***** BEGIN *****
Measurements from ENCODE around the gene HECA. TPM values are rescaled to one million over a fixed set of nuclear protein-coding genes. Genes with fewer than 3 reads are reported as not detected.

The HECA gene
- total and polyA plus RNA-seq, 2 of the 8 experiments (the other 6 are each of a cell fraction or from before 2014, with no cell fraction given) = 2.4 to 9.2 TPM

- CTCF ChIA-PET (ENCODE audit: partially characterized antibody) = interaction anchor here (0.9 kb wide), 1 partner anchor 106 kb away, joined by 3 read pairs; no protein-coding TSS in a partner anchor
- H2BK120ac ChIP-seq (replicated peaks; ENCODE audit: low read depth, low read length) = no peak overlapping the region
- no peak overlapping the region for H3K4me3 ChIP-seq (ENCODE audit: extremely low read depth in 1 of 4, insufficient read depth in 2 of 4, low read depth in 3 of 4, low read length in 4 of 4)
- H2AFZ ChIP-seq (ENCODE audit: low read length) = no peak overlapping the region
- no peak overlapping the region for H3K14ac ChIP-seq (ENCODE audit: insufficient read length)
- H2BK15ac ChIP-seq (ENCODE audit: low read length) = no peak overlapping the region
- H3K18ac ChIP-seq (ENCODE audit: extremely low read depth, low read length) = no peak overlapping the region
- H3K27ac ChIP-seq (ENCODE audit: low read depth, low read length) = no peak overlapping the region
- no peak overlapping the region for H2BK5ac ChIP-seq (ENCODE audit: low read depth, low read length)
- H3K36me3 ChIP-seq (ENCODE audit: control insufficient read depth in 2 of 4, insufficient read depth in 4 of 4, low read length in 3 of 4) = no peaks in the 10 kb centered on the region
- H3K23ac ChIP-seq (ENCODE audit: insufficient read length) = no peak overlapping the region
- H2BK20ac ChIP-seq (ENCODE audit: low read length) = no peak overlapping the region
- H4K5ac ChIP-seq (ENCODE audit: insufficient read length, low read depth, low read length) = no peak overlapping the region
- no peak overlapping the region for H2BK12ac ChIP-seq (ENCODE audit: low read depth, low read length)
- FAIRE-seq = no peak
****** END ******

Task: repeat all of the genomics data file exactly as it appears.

Measurements from ENCODE around the gene HECA. TPM values are rescaled to one million over a fixed set of nuclear protein-coding genes. Genes with fewer than 3 reads are reported as not detected.

The HECA gene
- total and polyA plus RNA-seq, 2 of the 8 experiments (the other 6 are each of a cell fraction or from before 2014, with no cell fraction given) = 2.4 to 9.2 TPM

- CTCF ChIA-PET (ENCODE audit: partially characterized antibody) = interaction anchor here (0.9 kb wide), 1 partner anchor 106 kb away, joined by 3 read pairs; no protein-coding TSS in a partner anchor
- H2BK120ac ChIP-seq (replicated peaks; ENCODE audit: low read depth, low read length) = no peak overlapping the region
- no peak overlapping the region for H3K4me3 ChIP-seq (ENCODE audit: extremely low read depth in 1 of 4, insufficient read depth in 2 of 4, low read depth in 3 of 4, low read length in 4 of 4)
- H2AFZ ChIP-seq (ENCODE audit: low read length) = no peak overlapping the region
- no peak overlapping the region for H3K14ac ChIP-seq (ENCODE audit: insufficient read length)
- H2BK15ac ChIP-seq (ENCODE audit: low read length) = no peak overlapping the region
- H3K18ac ChIP-seq (ENCODE audit: extremely low read depth, low read length) = no peak overlapping the region
- H3K27ac ChIP-seq (ENCODE audit: low read depth, low read length) = no peak overlapping the region
- no peak overlapping the region for H2BK5ac ChIP-seq (ENCODE audit: low read depth, low read length)
- H3K36me3 ChIP-seq (ENCODE audit: control insufficient read depth in 2 of 4, insufficient read depth in 4 of 4, low read length in 3 of 4) = no peaks in the 10 kb centered on the region
- H3K23ac ChIP-seq (ENCODE audit: insufficient read length) = no peak overlapping the region
- H2BK20ac ChIP-seq (ENCODE audit: low read length) = no peak overlapping the region
- H4K5ac ChIP-seq (ENCODE audit: insufficient read length, low read depth, low read length) = no peak overlapping the region
- no peak overlapping the region for H2BK12ac ChIP-seq (ENCODE audit: low read depth, low read length)
- FAIRE-seq = no peak